During Pope Francis’ message to his brother bishops in Washington, D. C., he repeatedly talked about dialogue and creating a culture of encounter. Not only did he discuss those concepts, he lived them out during the rest of his time in D.C. and throughout his visits to New York and Philadelphia. He reached out to people—engaging them, blessing them, and joyfully sharing time with children, youth, adults, and the elderly. He modeled pastoral behavior for bishops and priests, with actions speaking much louder than words.
My book, Listen to the Heartbeat of the Church: A Pathway to Parish Renewal, Revised Edition, answers Cuomo’s question by offering a process and direction for parishioners, pastors, and bishops to begin working toward dialogue, co-responsibility, and collaboration that the Pope spoke of repeatedly.
Heartbeat is timely, and is one way that Catholic parishes and dioceses can move toward achieving the goals that Pope Francis offered. The book lays the foundation for parish leaders to develop a process that will honor and use all of the gifts of all of the people within their congregations. It demonstrates how to create the culture of encounter mentioned repeatedly by Pope Francis.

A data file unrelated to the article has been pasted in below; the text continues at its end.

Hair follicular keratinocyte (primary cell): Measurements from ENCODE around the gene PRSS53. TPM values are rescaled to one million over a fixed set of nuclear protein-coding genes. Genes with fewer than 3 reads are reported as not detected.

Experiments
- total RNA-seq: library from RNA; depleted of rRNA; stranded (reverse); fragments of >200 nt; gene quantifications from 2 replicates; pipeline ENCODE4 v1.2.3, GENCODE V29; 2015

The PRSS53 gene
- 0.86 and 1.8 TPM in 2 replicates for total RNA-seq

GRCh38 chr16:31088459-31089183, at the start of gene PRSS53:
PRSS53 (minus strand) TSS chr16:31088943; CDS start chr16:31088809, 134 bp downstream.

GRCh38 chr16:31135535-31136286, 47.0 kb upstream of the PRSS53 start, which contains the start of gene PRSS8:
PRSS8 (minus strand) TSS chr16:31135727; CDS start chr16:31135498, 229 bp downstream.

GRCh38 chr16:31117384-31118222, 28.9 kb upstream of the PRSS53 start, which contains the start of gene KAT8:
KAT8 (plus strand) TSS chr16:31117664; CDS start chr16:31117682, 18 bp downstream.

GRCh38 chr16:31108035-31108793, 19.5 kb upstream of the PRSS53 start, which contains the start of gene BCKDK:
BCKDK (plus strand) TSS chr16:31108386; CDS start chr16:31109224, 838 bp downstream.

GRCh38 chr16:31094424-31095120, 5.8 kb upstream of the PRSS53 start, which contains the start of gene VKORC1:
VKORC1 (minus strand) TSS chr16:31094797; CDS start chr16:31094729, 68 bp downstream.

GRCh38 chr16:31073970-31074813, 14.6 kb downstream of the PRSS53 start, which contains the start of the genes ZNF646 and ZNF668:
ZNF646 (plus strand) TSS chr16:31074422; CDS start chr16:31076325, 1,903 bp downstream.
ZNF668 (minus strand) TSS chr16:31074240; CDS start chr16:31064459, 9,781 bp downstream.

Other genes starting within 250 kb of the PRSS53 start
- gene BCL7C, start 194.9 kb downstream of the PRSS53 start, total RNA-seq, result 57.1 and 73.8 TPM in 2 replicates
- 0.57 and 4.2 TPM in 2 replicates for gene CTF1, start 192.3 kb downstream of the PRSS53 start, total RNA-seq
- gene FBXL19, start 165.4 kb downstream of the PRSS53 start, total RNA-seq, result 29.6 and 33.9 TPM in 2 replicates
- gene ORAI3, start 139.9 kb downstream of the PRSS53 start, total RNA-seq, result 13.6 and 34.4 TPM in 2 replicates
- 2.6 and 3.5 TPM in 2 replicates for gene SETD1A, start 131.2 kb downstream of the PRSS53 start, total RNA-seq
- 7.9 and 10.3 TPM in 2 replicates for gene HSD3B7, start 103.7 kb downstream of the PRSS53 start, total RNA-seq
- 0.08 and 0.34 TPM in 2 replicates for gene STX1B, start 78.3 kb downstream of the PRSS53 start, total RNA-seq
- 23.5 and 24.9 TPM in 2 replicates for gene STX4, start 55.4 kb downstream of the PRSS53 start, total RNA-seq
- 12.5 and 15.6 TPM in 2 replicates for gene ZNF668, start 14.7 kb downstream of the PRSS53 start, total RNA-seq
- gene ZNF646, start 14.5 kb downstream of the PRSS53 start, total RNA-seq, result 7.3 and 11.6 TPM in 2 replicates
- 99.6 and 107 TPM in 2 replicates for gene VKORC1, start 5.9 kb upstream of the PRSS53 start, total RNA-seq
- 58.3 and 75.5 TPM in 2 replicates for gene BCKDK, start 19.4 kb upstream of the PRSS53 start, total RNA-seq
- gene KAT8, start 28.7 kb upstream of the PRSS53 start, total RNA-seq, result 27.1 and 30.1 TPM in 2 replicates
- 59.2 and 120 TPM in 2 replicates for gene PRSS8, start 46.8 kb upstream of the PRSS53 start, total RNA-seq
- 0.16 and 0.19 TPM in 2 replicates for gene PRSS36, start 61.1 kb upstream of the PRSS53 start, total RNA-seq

Released September 1 by Wipf and Stock publishers, Heartbeat is based on a nine-month parish-wide assessment that I was hired to facilitate, as well information gleaned from a research grant awarded to me by the American Benedictine Academy to study visitation in Benedictine monasteries. Heartbeat also includes a fictional story about the difficulties and successes parishioners of St. Anonymous Catholic Church endure and the outcomes they experience. While St. Anonymous is a product of my imagination, the episodes in the book parallel reality, based on my experience in parish ministry. The book shows how a dedicated and open-minded young priest helps his congregation turn their sense of despair into enthusiasm. The story demonstrates that congregations can grow in faith and authentic community when parishioners, the pastor, and their bishop engage in dialogue and shared ministry. It opens the door to consideration of parish-wide assessment, prior to a bishop’s extended visit.
The book is not intended to provide a one-size-fits-all approach to parish review and renewal, or to insinuate that there is only one way for a parish to reach a better understanding of its identity and mission. It is a guide, not an unalterable blueprint.
Renewal can happen—one parish, one diocese at a time.
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Copyright 2015 Dorothy Hill Baroch
About the author: Dorothy Hill Baroch is a wife, mother, business owner, and a Benedictine oblate. She lives with her husband in a suburb of Las Vegas, Nevada. Creative writing followed closely on the heels of the technical and grant writing that were part of her work as a consultant. She has had articles published in secular and religious magazines.